Gross margins grew to 54.6% in 2015 as a result of our ability to reduce production costs even as we brought on line substantial new plant and equipment.
The Company computes net income per share in accordance with ASC 260-Earnings Per Share
Fiber laser technology has made a revolutionary impact on laser manufacturing
The amazing success of fiber laser technology and its revolutionary impact on laser-based manufacturing bear the hallmarks of more widely publicized technology game changers, such as the displacement of vacuum tubes by the transistor. The analogy is apt when we consider that legacy lasers are bulky, inefficient and short lived devices which are difficult to assemble and require frequent service. Fiber lasers, on the other hand, are compact, highly efficient and robust devices which offer service-free operation through the entire application lifetime.
The simplicity and elegance of the fiber laser account for its efficiency, compactness, robustness and low cost which drive its enormous success in the marketplace.
The fabulous success over the first 50 years of industrial lasers owes itself to the laser’s ability to convert common sources of energy into highly directed beams. To accomplish this task, every laser is comprised of its energy source, a method of coupling that energy into the laser cavity, and a method of delivering the resultant laser beam to the workpiece. The technical advantages of fiber are apparent in each stage of the architecture.
Energy Source: Legacy lasers utilize numerous energy sources ranging from lamps, RF plasmas and even chemical reactions. Common drawbacks of these energy sources include poor energy conversion efficiency, frequent service requirements and environmentally unfriendly consumables. Fiber lasers utilize long-lived semiconductor diode lasers to efficiently convert electricity into light, and thus require no service or consumables.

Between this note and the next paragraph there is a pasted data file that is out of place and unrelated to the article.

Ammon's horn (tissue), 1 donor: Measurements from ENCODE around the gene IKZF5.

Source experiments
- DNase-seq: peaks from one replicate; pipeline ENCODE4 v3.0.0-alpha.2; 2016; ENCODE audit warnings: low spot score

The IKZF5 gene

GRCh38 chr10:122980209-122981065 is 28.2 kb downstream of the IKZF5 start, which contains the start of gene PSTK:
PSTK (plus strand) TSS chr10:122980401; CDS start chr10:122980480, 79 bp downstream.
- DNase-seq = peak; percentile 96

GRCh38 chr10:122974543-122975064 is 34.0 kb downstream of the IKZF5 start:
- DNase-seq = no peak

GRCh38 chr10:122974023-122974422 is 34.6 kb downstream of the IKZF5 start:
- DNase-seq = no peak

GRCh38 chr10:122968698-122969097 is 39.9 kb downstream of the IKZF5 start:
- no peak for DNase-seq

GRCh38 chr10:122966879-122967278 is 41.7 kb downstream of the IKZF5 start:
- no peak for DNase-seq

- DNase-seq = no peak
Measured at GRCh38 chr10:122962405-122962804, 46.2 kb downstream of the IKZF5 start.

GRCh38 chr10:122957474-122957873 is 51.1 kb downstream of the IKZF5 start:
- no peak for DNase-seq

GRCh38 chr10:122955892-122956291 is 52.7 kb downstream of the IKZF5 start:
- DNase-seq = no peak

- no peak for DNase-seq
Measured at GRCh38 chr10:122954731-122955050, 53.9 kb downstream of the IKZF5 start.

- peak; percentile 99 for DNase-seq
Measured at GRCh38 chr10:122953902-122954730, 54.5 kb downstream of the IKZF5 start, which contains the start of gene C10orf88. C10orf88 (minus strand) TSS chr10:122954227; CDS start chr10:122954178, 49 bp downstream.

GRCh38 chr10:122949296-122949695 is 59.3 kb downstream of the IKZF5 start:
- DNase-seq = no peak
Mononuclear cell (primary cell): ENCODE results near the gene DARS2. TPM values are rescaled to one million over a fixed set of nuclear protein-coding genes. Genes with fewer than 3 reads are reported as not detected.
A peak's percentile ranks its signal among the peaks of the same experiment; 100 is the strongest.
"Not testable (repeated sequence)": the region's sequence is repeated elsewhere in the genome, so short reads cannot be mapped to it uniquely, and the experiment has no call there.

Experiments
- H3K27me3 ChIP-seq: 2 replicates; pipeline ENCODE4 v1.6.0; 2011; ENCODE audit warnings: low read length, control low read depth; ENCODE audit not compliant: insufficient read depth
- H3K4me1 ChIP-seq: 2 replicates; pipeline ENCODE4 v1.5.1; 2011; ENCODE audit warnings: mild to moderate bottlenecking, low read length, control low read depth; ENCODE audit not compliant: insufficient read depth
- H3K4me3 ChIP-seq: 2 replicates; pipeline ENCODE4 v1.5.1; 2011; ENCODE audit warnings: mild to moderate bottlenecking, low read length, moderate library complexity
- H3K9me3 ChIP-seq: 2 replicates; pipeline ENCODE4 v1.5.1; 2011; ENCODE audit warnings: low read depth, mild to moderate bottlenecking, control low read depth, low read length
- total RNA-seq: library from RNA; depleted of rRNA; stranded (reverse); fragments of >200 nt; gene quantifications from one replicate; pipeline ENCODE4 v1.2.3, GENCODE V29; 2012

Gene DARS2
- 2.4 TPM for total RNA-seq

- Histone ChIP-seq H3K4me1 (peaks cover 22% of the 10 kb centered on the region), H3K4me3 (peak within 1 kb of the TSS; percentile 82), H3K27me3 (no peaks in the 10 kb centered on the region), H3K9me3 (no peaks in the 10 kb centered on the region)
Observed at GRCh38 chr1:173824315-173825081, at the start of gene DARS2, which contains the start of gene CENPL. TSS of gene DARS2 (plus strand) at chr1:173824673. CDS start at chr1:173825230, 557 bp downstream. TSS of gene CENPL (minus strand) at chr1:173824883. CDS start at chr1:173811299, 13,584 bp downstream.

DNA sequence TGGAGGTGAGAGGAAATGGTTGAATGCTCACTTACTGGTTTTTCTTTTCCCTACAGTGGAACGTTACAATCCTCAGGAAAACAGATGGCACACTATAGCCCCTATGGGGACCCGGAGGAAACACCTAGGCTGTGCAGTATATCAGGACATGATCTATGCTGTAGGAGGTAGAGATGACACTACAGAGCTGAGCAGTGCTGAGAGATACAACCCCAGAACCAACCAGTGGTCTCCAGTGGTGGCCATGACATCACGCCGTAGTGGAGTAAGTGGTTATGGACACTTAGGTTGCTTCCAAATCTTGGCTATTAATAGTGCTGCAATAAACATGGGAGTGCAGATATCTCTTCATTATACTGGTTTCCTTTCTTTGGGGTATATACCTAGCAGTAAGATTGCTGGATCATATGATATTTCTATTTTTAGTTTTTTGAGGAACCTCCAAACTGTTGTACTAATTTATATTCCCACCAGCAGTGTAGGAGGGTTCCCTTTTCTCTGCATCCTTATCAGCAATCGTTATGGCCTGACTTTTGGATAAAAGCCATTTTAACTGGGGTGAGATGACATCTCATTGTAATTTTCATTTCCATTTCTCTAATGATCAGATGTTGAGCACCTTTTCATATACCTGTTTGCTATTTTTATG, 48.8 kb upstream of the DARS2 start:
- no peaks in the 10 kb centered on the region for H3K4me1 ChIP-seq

Energy Coupling: Conventional laser optical cavities convert input energy within bulky air or gas-filled spaces. Large cavities are necessary due to the inefficiency of gas lasing or the need to insert bulk optical elements within the cavity. Fiber lasers are incredibly compact because they convert semiconductor diode energy into useful laser beams within a fiber no thicker than a human hair.
Laser Beam Delivery: Legacy lasers utilize complex optics to extract the laser beam and deliver it to the workpiece. For example, a sealed window may be needed to isolate exotic or noxious chemicals inside the laser. External steering optics are often needed to deflect the laser output onto its target. In contrast, flexible optical fiber provides an elegant built-in, ideal beam delivery system.
The True Industrial Laser: Both key fiber laser elements, semiconductor diodes and optical fiber, lend themselves to mass production with outstanding process control and repeatability, while the key fiber laser assembly step is fusion splicing of optical fibers. Compare this with the bulky hermetic laser cavities, precision optical alignments and ultra-flat optical surface requirements typical of legacy lasers, and it’s apparent that the simplicity and elegance of the fiber laser accounts for its efficiency, compactness, robustness and low cost which drive its enormous success in the marketplace.
The highest output powers and superior beam quality at the lowest cost
IPG's unique technology platform allows our products to have higher output powers and superior beam quality at a lower cost than can be achieved by any other competing technology. Our proprietary designs are based around innovative pumping techniques and high-performance components perfected by IPG over a 20-year period of intense investment and innovation. The cornerstones of IPG technology are our cladding side-pumping technique and distributed single-emitter diode pumping architecture.